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I must emphasize that this enclosure is far from a perfect solution, mainly because I haven’t yet settled on a battery. In the current version, we found a battery that happens to fit but not one that the case was designed around. Once I settle on a battery I’ll create something less tray-like with external ports and such. For now, this one is a proof of concept. From the testing I’ve done so far, the Pi 2 + Touchscreen + WiFi adapter consumes about 1000ma/hr. I’d like to get 6 to 8 hrs of battery life so we’re looking for a battery with the following features:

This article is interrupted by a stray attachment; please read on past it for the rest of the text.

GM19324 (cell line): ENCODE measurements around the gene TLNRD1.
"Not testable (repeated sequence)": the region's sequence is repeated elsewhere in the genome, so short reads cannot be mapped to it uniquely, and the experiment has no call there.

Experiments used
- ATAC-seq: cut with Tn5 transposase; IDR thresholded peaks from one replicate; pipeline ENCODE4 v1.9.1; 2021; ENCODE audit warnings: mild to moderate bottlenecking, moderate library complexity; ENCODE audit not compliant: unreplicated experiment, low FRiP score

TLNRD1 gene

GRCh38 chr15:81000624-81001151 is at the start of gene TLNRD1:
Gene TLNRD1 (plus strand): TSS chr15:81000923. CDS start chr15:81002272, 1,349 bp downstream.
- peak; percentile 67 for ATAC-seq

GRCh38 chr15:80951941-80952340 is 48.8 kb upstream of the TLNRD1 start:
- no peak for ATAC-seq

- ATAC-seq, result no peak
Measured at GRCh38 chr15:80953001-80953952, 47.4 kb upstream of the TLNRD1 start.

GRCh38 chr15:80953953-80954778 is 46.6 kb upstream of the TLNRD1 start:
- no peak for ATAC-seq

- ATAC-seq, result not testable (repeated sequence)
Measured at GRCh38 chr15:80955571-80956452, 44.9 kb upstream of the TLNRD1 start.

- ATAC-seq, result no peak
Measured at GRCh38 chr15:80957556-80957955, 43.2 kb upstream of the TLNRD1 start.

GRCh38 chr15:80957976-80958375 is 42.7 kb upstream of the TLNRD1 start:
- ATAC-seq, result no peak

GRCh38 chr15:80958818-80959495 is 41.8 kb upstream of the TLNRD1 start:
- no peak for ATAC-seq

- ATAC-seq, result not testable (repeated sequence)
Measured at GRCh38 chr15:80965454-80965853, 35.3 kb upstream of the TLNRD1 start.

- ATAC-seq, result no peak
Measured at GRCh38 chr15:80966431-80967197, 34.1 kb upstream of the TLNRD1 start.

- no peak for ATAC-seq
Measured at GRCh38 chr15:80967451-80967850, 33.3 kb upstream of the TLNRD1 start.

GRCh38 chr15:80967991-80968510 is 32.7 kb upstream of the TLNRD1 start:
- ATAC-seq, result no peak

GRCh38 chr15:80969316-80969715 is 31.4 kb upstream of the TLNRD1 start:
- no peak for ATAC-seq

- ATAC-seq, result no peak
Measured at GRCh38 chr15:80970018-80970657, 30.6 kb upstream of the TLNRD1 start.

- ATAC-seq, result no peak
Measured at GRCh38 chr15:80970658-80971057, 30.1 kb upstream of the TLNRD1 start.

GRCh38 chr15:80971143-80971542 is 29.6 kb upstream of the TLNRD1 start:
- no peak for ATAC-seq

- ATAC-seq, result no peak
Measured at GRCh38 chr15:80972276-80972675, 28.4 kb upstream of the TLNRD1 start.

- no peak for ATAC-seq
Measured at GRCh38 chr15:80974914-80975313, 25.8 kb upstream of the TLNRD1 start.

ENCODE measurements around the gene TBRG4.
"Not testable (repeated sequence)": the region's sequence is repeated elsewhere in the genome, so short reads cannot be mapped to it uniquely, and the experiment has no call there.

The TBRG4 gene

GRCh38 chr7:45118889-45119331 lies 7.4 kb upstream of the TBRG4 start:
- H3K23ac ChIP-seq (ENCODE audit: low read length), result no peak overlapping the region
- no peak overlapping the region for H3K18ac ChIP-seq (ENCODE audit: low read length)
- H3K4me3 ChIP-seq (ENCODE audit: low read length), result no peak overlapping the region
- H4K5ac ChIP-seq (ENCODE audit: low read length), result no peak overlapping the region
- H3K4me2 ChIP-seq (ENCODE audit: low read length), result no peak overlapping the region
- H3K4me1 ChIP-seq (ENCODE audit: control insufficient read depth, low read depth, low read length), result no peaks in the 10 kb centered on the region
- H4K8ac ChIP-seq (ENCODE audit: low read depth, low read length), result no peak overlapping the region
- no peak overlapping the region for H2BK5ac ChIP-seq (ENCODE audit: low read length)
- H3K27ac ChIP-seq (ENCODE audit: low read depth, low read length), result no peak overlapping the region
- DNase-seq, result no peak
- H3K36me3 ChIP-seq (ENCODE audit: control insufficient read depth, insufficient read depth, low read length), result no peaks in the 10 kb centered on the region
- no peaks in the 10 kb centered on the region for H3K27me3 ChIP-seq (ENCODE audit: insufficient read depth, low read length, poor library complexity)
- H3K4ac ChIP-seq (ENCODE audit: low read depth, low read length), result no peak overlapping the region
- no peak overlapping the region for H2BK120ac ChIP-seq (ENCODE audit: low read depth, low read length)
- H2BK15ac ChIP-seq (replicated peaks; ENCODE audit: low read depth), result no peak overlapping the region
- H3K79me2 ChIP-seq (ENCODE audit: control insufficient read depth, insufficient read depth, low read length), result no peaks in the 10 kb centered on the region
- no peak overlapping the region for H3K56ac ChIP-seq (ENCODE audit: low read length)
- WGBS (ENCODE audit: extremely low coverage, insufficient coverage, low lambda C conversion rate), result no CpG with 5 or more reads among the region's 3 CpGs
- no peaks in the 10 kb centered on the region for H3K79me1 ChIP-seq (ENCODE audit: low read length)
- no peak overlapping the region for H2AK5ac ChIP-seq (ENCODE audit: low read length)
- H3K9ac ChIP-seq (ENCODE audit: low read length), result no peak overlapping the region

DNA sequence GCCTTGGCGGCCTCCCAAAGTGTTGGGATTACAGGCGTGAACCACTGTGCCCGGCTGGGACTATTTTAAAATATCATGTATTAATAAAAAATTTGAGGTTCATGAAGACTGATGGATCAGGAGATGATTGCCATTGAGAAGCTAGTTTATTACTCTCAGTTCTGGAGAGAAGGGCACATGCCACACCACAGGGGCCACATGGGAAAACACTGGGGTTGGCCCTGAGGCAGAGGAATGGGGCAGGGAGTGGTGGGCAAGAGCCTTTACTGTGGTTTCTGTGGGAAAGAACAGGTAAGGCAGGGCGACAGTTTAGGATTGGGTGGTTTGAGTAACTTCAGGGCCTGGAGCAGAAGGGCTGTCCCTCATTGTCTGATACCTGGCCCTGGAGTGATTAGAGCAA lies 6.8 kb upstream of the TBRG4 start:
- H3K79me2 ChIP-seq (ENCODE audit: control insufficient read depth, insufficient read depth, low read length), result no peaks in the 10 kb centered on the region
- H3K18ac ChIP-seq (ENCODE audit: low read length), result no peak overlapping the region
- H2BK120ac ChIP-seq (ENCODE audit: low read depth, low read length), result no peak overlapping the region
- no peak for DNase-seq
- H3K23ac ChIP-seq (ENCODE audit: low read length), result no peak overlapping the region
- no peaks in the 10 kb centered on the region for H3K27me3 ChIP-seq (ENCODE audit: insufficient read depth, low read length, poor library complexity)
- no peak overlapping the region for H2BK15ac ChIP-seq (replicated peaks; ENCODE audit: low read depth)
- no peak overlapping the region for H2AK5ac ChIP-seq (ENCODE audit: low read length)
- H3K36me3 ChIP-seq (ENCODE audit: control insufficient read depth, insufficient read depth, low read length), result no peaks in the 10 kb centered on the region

• 6000 – 8000mah
  • 2A output
  • Provides output power while charging (this is one annoyance of the battery used in the original PiPad.)
  • Easily accessible power button and charge level indicator.

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After finding an appropriate right-angle usb cable, the entire assembly was fitted into the case. The result is a self-contained and fully functional Raspberry Pi based tablet that serves for the foundation of the “PiPad 2.0.” If you’d like to print the files yourself, the STL and Fusion 360 files are available on MCM Electronic’s GitHub account or via Autodesk Fusion 360. Feel free to give it a try and stay tuned for the next version!